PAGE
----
Read the full story: Ingrid Betancourt, A Hostage Heroine Reinvented As Feminist For President


A growing number of studies around the world show that COVID-19 and lockdown restrictions have prompted a disproportionate increase in mental health illness among teen girls. These include rising suicide rates among adolescent females in the United States, Germany and Spain and a higher prevalence of anxiety and eating disorders in Israel. But why are women being disproportionately impacted?

There’s a range of reasons. In India, for example, young women had increased difficulty accessing education resources when schools went online and shared a disproportionate burden of household tasks as opposed to their male peers. Around the world, social media also played a significant role; without access to in-person socialization and hobbies, young people spent more time online, often comparing themselves to others, impacting feelings of self-worth. The situation is particularly dire given the challenges of accessing mental health support resources during the pandemic.

Read the full story: Why The COVID-19 Mental Health Crisis Is Hitting Teenage Girls The Hardest


Norwegian mobility company Podbike has announced that Frikar, its four-wheeled enclosed electric bike, will soon hit bike lanes on home turf. The futuristic-looking vehicle does require the user to pedal, which powers a generator and drive-by-wire system that keep the Frikar running — with a speed limited to 25 km/h.


“Mãe De Bolsonaro” is the top query on Twitter in Brazil, after news that Brazilian President Jair Bolsonaro’s mother Olinda Bonturi Bolsonaro had died at age 94.


Photo of the new President of the European Parliament Roberta Metsola

New President of the European Parliament Roberta Metsola

Philipp Von Ditfurth/ZUMA

London’s legendary bookshop Waterstones Gower Street tweeted a photo of a letter from an anonymous user confessing to having forgotten to pay for their books some 48 years ago. Owing approximately £100 ($136), adjusted for inflation, they had sent through £120 ($163) to make up for their tardiness. Touched by the kind gesture, the bookshop reciprocated by donating the money to the largest children’s reading charity in the United Kingdom.


Dottoré! is a weekly column on by Mariateresa Fichele, a psychiatrist and writer based in Naples, Italy. Read more about the series here.

Bucket of tears

I’ve been thinking and thinking about a patient of mine since yesterday. His name is Giovanni.

Psychiatrists, you might not know, are quite often asked the same unanswerable question: "Why does one become insane?”

When I was younger, I searched and searched for an answer, losing myself in scientific explanations about synapses, neurons and neurotransmitters.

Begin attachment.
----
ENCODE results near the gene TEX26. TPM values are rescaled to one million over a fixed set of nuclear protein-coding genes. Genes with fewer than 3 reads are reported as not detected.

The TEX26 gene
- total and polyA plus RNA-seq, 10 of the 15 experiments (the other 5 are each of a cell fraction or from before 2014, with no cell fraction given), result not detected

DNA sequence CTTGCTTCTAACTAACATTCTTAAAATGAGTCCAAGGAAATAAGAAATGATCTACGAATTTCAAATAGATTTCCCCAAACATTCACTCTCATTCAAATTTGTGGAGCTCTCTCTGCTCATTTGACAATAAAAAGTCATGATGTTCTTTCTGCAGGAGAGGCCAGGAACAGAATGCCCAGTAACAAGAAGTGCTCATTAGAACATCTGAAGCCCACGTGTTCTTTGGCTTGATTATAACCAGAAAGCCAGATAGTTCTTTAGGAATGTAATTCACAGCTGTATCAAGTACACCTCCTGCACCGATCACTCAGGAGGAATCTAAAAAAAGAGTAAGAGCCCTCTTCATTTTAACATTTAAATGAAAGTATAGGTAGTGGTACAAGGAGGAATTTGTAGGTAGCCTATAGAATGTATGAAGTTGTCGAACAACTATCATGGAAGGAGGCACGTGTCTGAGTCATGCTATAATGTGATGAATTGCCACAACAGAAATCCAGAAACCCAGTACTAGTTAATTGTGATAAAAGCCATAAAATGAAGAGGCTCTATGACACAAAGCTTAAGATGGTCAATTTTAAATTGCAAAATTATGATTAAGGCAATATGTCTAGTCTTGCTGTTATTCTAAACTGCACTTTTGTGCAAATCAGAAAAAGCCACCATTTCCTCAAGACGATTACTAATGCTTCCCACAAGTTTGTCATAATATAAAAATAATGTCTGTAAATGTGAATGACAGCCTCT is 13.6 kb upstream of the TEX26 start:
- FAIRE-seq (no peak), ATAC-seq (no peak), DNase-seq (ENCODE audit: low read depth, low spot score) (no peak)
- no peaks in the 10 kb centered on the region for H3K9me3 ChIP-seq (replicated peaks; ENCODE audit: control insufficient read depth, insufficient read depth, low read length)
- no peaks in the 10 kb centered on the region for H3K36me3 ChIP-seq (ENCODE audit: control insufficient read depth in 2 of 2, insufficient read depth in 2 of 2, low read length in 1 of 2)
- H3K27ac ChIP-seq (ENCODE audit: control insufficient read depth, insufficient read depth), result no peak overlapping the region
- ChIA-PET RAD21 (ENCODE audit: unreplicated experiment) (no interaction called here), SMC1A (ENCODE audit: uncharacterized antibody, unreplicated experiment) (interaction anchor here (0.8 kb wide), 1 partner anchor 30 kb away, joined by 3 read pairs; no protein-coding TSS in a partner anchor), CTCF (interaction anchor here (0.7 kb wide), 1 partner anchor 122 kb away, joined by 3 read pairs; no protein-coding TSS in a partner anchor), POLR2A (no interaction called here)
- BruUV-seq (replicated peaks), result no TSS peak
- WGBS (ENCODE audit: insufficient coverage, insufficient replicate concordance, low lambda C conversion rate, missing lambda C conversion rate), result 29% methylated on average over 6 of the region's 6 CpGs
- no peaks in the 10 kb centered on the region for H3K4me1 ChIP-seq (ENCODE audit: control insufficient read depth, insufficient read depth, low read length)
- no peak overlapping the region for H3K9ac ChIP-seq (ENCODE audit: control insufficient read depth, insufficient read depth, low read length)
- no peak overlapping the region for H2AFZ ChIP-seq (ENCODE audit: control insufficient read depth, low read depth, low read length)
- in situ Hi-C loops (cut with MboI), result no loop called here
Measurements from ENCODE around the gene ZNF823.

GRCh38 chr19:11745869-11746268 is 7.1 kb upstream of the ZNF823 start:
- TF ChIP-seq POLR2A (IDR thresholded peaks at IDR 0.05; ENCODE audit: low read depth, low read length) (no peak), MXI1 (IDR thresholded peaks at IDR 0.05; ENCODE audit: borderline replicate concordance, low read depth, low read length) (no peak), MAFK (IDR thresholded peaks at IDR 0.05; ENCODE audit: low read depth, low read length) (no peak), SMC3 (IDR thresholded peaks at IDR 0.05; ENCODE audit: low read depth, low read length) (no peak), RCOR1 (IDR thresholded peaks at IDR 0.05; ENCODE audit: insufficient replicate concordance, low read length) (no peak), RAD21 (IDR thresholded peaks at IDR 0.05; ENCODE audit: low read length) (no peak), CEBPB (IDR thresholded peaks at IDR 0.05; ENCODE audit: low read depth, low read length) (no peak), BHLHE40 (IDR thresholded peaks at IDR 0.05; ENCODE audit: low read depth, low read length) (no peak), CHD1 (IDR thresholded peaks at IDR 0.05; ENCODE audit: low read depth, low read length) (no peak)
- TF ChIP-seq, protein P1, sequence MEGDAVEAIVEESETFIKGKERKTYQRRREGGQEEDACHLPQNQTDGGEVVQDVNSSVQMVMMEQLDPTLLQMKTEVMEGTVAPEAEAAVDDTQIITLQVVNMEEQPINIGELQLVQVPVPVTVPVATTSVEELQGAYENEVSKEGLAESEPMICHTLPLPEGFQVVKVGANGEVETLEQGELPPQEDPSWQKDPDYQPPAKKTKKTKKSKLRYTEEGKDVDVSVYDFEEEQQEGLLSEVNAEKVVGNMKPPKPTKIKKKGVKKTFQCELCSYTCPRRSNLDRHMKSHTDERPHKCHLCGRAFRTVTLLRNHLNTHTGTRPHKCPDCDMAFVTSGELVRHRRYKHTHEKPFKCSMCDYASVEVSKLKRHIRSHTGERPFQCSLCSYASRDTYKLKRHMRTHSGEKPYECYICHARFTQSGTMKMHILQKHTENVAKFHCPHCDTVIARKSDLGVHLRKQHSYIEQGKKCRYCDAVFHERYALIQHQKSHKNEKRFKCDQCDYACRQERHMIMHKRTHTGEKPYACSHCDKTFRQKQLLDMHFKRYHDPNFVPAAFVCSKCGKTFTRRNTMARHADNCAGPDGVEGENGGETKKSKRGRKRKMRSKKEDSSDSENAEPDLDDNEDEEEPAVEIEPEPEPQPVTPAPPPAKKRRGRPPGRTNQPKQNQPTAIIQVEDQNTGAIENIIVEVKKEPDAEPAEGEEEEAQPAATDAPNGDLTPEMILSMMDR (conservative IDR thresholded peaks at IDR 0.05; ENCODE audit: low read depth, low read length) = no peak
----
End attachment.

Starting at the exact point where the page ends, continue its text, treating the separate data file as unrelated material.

By the end of my studies, I’d realized that the only thing that was clear was that I’d been clutching at straws to justify my work and give it a semblance of scientific dignity. In the years since, I’ve forced myself, in defiance of the authority of my position, to reply with a laconic but honest: "Sorry, but I don't know."

So when Giovanni asked me that same question, he was not happy at all with my answer. “Dottoré, how’s it possible that you don't understand why I became crazy?”

When he tried to ask me again one day, I tried a different response:

"Giová, do you cry?"

"No. Why?"

"Imagine that the tears that you don't shed, that you force yourself not to shed, because that's what you've been taught to do, all end up inside your heart. The heart is an organ that pumps blood, which brings nourishment and oxygen to the whole body. But over time those diverted tears accumulate to the point that the heart begins to pump them instead of your blood. Slowly your body becomes sick, but the part that suffers the most is your brain. Because tears don't contain oxygen and nourishment, just sadness."

I expected a reaction to this fanciful explanation, but instead Giovanni kept quiet and eventually left.

The next time I saw him, he said: "Dottoré, I've thought about it. I know you told me about the tears to make me feel better, but maybe you’re right. Because sometimes I feel that I have a lake, more than a heart. But it takes a very powerful pump to pump out all that water, and my heart alone cannot do it. And now that you've explained to me how I became crazy, can you also tell me if I'll ever get better?"

"Do you want another story or do you want the truth?”

"This time, I’d rather have the truth!”

"The answer is always the same then. I'm sorry, Giová, but I don't know this either. But I can tell you one thing for sure. I'll help you slowly, slowly with just a bucket. Because the truth is, not even I have that pump."


• Italy's parliament will convene Monday to begin the process of voting for a new president to succeed Sergio Mattarella for a seven-year term.

• Qualification games for the 2022 FIFA World Cup will be held from Jan. 27 to Feb. 2 for South, North and Central America as well as Asia. Argentina’s national team will not be able to rely on superstar Lionel Messi, still recovering from COVID-19.

• Next Thursday will mark 100 years since Nellie Bly died. The American journalist is known for her record-breaking 72-day trip around the world in 1889, inspired by Jules Vernes’ book Around the World in Eighty Days